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Are Biodiversity Offsets Good for Biodiversity?

By Phil Gibbons

Policy-makers love biodiversity offsets while ecologists are wary of them. What's important is their impact relative to the status quo.

Dr Phil Gibbons is a Research Fellow at the Applied Environmental Decision Analysis centre at the Australian National University.

The full text of this article can be purchased from Informit.

Love them or hate them, biodiversity offsets have become a popular policy instrument in Australia in recent years. They were included as part of reforms to land clearing legislation in South Australia, Victoria and New South Wales, and the recent review of the Commonwealth’s biodiversity legislation includes a recommendation to adopt mitigation banking (a form of biodiversity offsets).

Biodiversity offsets are actions that compensate for adverse impacts to biodiversity arising from development. For example, if you knock down trees to build houses, then you do something elsewhere to offset the impact from the loss of the trees. One can immediately see the attraction for policy-makers. However, is biodiversity better off with the introduction of offsets?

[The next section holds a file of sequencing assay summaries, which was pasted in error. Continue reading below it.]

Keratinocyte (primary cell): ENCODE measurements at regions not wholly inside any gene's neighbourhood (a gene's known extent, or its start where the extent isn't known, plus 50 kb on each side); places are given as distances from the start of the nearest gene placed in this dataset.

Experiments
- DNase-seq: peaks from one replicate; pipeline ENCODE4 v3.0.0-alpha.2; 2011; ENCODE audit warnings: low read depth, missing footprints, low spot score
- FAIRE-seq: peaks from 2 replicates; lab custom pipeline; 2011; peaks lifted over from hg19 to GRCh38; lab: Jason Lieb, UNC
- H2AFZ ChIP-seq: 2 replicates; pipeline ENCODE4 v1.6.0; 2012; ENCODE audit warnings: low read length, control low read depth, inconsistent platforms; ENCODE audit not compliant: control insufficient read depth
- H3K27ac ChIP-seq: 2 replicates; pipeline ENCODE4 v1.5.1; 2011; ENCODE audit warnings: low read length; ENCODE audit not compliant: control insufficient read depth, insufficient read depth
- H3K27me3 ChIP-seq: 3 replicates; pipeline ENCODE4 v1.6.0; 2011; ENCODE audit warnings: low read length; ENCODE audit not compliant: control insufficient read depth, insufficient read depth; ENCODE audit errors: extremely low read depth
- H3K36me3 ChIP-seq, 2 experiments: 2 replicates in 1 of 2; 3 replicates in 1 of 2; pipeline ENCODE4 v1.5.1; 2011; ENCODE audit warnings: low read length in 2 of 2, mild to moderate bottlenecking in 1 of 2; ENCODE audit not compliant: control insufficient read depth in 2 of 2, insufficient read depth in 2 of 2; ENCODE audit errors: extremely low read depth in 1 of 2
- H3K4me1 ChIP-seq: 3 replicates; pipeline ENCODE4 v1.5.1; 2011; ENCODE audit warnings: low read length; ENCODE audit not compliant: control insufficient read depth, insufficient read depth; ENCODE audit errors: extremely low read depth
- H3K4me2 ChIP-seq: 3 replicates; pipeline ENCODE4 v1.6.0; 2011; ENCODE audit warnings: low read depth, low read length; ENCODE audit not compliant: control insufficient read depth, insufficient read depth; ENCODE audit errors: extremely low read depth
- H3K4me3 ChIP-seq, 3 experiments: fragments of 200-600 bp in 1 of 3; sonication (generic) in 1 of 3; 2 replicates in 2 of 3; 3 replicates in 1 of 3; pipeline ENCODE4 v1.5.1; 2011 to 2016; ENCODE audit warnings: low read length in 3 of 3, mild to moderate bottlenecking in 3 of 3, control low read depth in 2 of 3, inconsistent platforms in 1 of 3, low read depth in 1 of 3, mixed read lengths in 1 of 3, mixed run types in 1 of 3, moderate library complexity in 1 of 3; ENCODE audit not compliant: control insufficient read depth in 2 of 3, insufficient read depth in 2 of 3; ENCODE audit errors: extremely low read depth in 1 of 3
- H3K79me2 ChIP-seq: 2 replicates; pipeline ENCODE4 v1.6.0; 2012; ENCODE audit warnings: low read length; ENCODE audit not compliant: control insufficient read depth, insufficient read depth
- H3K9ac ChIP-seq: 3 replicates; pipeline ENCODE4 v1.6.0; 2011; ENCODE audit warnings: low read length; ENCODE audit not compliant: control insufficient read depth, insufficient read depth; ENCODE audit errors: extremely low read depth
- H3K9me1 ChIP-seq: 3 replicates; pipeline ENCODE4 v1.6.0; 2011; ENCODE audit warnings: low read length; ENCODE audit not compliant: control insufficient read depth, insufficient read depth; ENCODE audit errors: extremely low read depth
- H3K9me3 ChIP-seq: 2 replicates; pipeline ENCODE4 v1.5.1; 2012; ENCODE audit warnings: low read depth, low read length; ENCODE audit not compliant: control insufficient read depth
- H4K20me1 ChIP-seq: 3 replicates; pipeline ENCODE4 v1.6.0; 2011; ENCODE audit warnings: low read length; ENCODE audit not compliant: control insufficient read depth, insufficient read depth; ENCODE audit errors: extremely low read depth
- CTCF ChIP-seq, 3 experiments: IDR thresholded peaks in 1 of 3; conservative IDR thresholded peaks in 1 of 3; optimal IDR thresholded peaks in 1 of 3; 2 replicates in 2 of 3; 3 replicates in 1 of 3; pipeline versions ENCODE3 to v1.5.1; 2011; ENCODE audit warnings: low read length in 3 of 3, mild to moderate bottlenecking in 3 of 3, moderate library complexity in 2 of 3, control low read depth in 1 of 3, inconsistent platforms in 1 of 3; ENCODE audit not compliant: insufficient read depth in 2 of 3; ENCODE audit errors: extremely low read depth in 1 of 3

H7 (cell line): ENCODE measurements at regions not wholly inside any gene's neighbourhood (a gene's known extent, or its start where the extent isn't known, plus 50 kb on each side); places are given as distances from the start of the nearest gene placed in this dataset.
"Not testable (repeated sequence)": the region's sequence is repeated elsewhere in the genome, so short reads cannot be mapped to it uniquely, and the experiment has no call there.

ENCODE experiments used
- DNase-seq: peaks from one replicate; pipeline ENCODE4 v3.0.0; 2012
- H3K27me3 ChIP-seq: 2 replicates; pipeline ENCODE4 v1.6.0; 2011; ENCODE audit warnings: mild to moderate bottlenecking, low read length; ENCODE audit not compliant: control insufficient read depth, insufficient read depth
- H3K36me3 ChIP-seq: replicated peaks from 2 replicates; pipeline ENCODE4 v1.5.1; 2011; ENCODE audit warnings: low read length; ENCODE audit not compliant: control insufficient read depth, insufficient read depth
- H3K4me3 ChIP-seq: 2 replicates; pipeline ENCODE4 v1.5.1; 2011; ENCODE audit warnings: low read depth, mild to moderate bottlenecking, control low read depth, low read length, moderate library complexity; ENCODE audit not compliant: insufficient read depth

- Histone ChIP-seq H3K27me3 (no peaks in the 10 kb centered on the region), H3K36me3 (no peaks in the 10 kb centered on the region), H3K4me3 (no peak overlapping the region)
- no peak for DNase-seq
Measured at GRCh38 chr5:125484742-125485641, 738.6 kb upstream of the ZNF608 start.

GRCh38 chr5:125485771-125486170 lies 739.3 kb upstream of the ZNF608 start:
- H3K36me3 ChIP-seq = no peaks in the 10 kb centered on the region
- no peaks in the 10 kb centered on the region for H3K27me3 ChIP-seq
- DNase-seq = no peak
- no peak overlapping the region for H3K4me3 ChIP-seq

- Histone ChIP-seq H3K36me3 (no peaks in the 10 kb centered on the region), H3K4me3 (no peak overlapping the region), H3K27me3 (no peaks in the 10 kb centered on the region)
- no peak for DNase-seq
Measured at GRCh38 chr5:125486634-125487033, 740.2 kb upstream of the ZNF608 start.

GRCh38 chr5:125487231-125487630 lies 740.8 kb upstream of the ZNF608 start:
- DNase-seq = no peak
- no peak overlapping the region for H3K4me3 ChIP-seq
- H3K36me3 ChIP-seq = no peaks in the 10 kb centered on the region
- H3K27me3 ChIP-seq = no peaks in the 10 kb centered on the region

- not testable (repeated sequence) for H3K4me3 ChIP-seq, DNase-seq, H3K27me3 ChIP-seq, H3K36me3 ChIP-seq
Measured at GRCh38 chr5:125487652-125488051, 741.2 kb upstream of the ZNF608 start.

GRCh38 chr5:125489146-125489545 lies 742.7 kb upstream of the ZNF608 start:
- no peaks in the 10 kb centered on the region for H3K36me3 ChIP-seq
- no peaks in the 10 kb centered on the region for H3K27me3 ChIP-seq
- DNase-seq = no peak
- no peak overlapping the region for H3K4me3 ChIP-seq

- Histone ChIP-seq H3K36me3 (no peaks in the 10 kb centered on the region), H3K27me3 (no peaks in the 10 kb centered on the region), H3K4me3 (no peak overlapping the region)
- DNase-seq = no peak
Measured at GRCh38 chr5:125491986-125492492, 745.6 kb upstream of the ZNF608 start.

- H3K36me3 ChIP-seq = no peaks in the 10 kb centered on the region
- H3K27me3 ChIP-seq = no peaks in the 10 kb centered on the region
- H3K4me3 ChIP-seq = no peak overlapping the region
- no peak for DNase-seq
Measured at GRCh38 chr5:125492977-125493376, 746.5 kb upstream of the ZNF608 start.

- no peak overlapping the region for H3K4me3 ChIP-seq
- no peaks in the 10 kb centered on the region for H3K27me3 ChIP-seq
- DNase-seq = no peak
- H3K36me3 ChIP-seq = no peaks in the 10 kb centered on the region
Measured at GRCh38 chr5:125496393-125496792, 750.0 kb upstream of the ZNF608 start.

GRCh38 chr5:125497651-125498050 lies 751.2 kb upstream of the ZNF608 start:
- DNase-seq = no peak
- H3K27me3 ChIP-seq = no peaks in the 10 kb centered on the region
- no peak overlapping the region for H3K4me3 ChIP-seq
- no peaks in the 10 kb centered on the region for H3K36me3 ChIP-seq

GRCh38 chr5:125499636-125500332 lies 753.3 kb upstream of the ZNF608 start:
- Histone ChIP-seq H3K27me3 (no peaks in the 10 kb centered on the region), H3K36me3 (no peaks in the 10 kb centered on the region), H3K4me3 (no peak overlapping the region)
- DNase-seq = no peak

According to many Australian ecologists, the answer is a resounding no. Criticisms of biodiversity offsets focus on the inability of ecological restoration actions on one site to be sufficient, equivalent or timely enough to compensate for losses from development at another site.

However, what the critics don’t assess is whether the introduction of biodiversity offsets results in a net gain in biodiversity relative to the status quo. I’ll demonstrate this by using the introduction of biodiversity offsets in NSW as a case study.

The assessment methodology introduced with the NSW Native Vegetation...

The full text of this article can be purchased from Informit.